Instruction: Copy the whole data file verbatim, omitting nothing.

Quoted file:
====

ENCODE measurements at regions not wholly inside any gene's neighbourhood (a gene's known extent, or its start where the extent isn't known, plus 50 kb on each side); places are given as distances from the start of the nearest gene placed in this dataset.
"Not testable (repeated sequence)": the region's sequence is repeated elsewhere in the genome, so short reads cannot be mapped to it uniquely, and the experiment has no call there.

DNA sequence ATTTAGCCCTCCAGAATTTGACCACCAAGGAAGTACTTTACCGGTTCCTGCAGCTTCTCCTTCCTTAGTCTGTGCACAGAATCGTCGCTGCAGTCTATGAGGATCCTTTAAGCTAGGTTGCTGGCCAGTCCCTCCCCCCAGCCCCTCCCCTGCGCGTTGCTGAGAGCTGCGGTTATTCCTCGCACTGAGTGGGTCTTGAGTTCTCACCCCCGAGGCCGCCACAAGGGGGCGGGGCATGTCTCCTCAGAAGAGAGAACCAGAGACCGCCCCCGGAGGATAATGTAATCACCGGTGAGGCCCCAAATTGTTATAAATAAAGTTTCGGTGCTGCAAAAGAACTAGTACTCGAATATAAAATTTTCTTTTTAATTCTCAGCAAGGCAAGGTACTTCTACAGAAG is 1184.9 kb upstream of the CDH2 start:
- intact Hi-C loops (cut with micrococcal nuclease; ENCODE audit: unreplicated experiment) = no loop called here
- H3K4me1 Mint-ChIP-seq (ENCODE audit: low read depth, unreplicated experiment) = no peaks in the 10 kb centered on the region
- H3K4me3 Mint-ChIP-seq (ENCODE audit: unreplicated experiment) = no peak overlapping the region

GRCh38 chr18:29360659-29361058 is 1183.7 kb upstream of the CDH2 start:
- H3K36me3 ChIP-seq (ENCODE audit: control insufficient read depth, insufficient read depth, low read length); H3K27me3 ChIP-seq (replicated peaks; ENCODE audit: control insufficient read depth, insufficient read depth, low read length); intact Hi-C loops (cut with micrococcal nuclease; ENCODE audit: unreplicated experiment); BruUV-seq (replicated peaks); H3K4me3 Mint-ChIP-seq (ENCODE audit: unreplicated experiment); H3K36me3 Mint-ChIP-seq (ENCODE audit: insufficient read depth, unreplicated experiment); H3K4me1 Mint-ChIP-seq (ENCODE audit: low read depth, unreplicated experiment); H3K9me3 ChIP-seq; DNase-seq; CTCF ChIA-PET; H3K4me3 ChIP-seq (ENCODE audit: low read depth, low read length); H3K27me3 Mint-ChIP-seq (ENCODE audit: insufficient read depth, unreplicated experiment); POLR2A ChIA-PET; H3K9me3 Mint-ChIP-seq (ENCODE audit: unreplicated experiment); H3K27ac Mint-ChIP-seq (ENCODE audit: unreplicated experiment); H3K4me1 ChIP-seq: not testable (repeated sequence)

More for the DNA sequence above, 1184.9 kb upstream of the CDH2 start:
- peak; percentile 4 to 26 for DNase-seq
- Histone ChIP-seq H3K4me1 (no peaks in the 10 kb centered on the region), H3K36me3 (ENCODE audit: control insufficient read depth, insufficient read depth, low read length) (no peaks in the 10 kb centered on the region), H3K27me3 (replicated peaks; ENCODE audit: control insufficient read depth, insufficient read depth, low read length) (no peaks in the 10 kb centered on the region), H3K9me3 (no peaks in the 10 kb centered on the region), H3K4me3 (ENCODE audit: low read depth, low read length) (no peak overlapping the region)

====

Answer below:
ENCODE measurements at regions not wholly inside any gene's neighbourhood (a gene's known extent, or its start where the extent isn't known, plus 50 kb on each side); places are given as distances from the start of the nearest gene placed in this dataset.
"Not testable (repeated sequence)": the region's sequence is repeated elsewhere in the genome, so short reads cannot be mapped to it uniquely, and the experiment has no call there.

DNA sequence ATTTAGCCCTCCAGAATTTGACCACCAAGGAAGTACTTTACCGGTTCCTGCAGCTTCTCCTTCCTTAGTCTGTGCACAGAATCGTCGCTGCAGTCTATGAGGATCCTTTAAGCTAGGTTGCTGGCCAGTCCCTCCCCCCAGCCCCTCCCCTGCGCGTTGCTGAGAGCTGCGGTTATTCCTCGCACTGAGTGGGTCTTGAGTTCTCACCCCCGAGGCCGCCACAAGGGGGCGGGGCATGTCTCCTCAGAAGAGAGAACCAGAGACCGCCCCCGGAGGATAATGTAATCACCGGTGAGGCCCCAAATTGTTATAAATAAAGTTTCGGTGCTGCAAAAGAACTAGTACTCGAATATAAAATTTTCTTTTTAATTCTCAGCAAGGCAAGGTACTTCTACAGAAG is 1184.9 kb upstream of the CDH2 start:
- intact Hi-C loops (cut with micrococcal nuclease; ENCODE audit: unreplicated experiment) = no loop called here
- H3K4me1 Mint-ChIP-seq (ENCODE audit: low read depth, unreplicated experiment) = no peaks in the 10 kb centered on the region
- H3K4me3 Mint-ChIP-seq (ENCODE audit: unreplicated experiment) = no peak overlapping the region

GRCh38 chr18:29360659-29361058 is 1183.7 kb upstream of the CDH2 start:
- H3K36me3 ChIP-seq (ENCODE audit: control insufficient read depth, insufficient read depth, low read length); H3K27me3 ChIP-seq (replicated peaks; ENCODE audit: control insufficient read depth, insufficient read depth, low read length); intact Hi-C loops (cut with micrococcal nuclease; ENCODE audit: unreplicated experiment); BruUV-seq (replicated peaks); H3K4me3 Mint-ChIP-seq (ENCODE audit: unreplicated experiment); H3K36me3 Mint-ChIP-seq (ENCODE audit: insufficient read depth, unreplicated experiment); H3K4me1 Mint-ChIP-seq (ENCODE audit: low read depth, unreplicated experiment); H3K9me3 ChIP-seq; DNase-seq; CTCF ChIA-PET; H3K4me3 ChIP-seq (ENCODE audit: low read depth, low read length); H3K27me3 Mint-ChIP-seq (ENCODE audit: insufficient read depth, unreplicated experiment); POLR2A ChIA-PET; H3K9me3 Mint-ChIP-seq (ENCODE audit: unreplicated experiment); H3K27ac Mint-ChIP-seq (ENCODE audit: unreplicated experiment); H3K4me1 ChIP-seq: not testable (repeated sequence)

More for the DNA sequence above, 1184.9 kb upstream of the CDH2 start:
- peak; percentile 4 to 26 for DNase-seq
- Histone ChIP-seq H3K4me1 (no peaks in the 10 kb centered on the region), H3K36me3 (ENCODE audit: control insufficient read depth, insufficient read depth, low read length) (no peaks in the 10 kb centered on the region), H3K27me3 (replicated peaks; ENCODE audit: control insufficient read depth, insufficient read depth, low read length) (no peaks in the 10 kb centered on the region), H3K9me3 (no peaks in the 10 kb centered on the region), H3K4me3 (ENCODE audit: low read depth, low read length) (no peak overlapping the region)